An employment discrimination lawsuit against the city of Hammond will proceed after a federal court denied a motion to dismiss, finding counsel for the city had made misleading representations about her knowledge of the plaintiff’s hospitalization for a stroke.
An arbitration panel has denied J.P. Morgan Securities LLC’s request to collect more than $1.5 million in damages and fees from three former Carmel employees who left the firm to join Raymond James & Associates in 2018.
To aid in the distinction between employees and contractors, the Department of Labor has proposed a new “economic realities” test. Already there’s a test in place, but the new proposal reduces the factors to be considered and assigns weight to those factors.
Ruling the religious exemption in Title VII should be narrowly construed so as to avoid stripping employees of all protections against discrimination, the Southern Indiana District Court denied a motion for judgment on the pleadings by the Archdiocese of Indianapolis in a lawsuit brought by a guidance counselor who was fired from her job at Roncalli High School for being in a same-sex marriage.
Indiana Supreme Court justices affirmed Thursday the denial of a fired Indiana Department of Environmental Management chemist’s petition for judicial review, but vacated a portion of an appellate panel’s decision that it considered too broad.
A police recruit in northwestern Indiana was fired less than 24 hours after the department was notified that the officer was involved in a neo-Nazi online chat forum.
Peter Prostyakov, a native of Moscow who’s now a U.S. Citizen living in Carmel, details what he concedes is his convoluted journey into the federal judicial system, where he believes courts act unfairly toward him and other self-represented litigants.
Asserting the Archdiocese of Indianapolis made claims that are “irrelevant, inaccurate, misleading or make incorrect inferences,” the Marion Superior Court denied the church’s attempt to remove the special judge appointed to preside over the case involving the firing of a gay teacher at Cathedral High School. The judge did step aside, however, citing personal reasons.
The fight over a teacher at Cathedral High School who was fired for being in a same-sex marriage is highlighting a split between conservative and progressive members of the Catholic faith with several members of the Indiana legal community — including a former 7th Circuit Court of Appeals Judge and an Indiana attorney prominent in Republican politics — now adding their voices in opposition to the Archdiocese of Indianapolis.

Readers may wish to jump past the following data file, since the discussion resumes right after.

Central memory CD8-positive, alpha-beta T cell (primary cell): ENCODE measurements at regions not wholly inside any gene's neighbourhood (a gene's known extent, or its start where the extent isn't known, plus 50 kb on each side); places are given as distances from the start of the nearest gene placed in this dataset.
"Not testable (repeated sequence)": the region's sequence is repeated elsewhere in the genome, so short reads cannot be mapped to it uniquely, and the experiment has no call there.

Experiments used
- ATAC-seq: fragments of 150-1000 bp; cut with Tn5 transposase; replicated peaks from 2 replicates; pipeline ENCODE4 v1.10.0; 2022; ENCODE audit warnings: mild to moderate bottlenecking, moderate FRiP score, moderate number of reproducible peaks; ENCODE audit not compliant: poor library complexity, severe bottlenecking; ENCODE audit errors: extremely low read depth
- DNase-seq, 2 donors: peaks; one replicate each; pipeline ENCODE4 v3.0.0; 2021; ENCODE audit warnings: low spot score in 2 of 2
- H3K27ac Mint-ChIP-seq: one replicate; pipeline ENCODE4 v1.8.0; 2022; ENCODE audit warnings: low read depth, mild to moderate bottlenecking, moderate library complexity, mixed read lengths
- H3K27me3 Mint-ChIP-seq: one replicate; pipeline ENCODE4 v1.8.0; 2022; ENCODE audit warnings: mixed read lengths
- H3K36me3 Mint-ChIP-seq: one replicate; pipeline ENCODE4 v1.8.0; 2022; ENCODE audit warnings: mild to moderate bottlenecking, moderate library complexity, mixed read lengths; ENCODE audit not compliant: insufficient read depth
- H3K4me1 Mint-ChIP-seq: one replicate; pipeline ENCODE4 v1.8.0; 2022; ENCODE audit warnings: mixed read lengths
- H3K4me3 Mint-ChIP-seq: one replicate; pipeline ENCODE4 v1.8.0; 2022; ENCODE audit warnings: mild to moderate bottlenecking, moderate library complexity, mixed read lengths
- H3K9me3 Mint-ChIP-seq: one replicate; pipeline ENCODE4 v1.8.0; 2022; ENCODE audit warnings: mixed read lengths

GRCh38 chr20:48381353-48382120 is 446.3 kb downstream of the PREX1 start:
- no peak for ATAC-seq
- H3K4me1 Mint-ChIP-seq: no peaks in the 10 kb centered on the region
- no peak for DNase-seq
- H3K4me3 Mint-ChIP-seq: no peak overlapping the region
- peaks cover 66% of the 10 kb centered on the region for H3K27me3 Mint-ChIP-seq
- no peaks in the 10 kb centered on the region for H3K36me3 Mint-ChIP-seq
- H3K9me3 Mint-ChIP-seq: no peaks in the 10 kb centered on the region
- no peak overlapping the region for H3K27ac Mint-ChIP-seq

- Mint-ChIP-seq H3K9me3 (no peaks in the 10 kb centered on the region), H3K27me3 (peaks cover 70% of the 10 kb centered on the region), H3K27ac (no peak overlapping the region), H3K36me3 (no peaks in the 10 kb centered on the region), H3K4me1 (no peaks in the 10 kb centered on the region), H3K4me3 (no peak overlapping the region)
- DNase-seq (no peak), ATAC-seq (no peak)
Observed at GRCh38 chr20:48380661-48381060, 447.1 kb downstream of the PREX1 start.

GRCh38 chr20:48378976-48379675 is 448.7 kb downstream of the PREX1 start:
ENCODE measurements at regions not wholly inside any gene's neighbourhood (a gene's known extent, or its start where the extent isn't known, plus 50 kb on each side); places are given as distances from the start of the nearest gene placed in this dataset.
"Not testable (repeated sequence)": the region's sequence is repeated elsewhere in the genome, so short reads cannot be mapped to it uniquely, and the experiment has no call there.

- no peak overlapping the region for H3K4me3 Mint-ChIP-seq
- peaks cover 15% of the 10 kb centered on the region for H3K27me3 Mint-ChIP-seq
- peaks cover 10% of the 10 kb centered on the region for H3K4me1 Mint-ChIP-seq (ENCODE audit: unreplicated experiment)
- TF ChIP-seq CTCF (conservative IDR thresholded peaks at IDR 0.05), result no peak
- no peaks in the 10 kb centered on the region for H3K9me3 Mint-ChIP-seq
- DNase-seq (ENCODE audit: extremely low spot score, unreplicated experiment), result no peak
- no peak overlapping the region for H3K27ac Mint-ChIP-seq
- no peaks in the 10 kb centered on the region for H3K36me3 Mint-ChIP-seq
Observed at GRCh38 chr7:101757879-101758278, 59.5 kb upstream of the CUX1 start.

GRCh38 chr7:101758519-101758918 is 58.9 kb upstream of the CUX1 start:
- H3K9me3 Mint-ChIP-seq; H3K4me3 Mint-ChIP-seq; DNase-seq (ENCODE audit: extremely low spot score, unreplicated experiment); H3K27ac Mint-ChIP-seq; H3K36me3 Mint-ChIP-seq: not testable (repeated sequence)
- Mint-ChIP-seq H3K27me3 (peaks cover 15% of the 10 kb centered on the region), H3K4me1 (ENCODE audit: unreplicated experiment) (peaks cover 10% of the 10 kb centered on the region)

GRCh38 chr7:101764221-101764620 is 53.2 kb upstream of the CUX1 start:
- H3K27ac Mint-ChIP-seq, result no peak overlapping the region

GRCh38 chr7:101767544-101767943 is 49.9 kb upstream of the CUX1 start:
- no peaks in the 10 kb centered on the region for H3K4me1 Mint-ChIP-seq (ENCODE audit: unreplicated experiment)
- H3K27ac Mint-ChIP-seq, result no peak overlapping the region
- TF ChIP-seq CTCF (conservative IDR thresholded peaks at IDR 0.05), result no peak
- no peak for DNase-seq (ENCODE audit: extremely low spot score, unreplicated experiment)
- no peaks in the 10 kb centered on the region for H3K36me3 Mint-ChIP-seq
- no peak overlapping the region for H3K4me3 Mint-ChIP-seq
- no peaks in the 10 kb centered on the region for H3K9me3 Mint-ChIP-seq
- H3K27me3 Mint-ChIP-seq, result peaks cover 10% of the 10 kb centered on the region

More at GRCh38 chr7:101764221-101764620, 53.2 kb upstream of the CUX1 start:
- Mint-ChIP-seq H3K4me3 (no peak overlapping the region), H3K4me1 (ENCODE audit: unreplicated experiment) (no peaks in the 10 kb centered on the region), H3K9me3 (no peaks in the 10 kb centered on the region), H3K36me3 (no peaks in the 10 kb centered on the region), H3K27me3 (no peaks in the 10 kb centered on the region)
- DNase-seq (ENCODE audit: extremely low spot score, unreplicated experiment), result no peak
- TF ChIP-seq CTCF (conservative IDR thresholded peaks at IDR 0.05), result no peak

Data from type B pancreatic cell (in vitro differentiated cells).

The wife of Journey guitarist Neal Schon could not convince the Indiana Court of Appeals on Friday that she was deprived of an opportunity to conduct additional discovery against the Allen County War Memorial Coliseum after a security guard there allegedly injured her during a concert by the rock band.
Claiming the judiciary cannot interfere with church matters, the U.S. Department of Justice and the Indiana Attorney General have entered the fight between the Roman Catholic Archdiocese of Indianapolis and a teacher who was dismissed from Cathedral High School in Indianapolis for being in a same-sex marriage.
After working for the Indiana Department of Correction for more than 20 years, Robbie Marshall was terminated from his position after a co-worker brought sexual harassment allegations against him.
Former Indiana University Director of Athletics Fred Glass plans to resume his law career in October, joining the Indianapolis office of Taft Stettinius & Hollister LLP as a partner.
A general contractor does not owe a duty of care to a construction worker injured on the job, the Indiana Court of Appeals ruled in a Monday interlocutory appeal, reversing a grant of summary judgment to the worker as to that issue.
As the Indiana Supreme Court takes up the question of whether a man convicted of murder should get a new trial because of misconduct by an attorney who served as jury forewoman at his trial, that attorney also is suing the state over her firing related to her conduct in the case.
Indiana has applied for the federal government’s Lost Wages Assistance program and hopes to begin delivering the $300 supplemental weekly payments to most people receiving unemployment benefits in the next month or so.
Using what’s known as “salary history bans,” governments at the state and local level are limiting employers’ ability to consider a candidate’s previous wages when making an employment decision. The breadth of these bans varies by jurisdiction, but the concept remains the same: under a salary history ban, an employer cannot explicitly ask a prospective employee what they earned in a previous job.
While there is no playbook outlining the exact steps employers should take to address issues related to racial injustice, there are several actions employers can take to promote racial equity both inside and outside of the workplace.
The Indiana Court of Appeals recently published a decision that is instructive about noncompete agreements. It is one of the rare noncompete cases that does not contain the phrase: “Indiana courts are reluctant to enforce noncompete agreements because they constitute a restraint on trade.”
In the ongoing work conditions surrounding the COVID-19 pandemic, business owners may consider that their principal concern is how to make it easier and more efficient for employees to do their jobs remotely. But as businesses streamline connections and move information from office hardware to home computers, they should not forget to safeguard the trade secret information that may be moving around.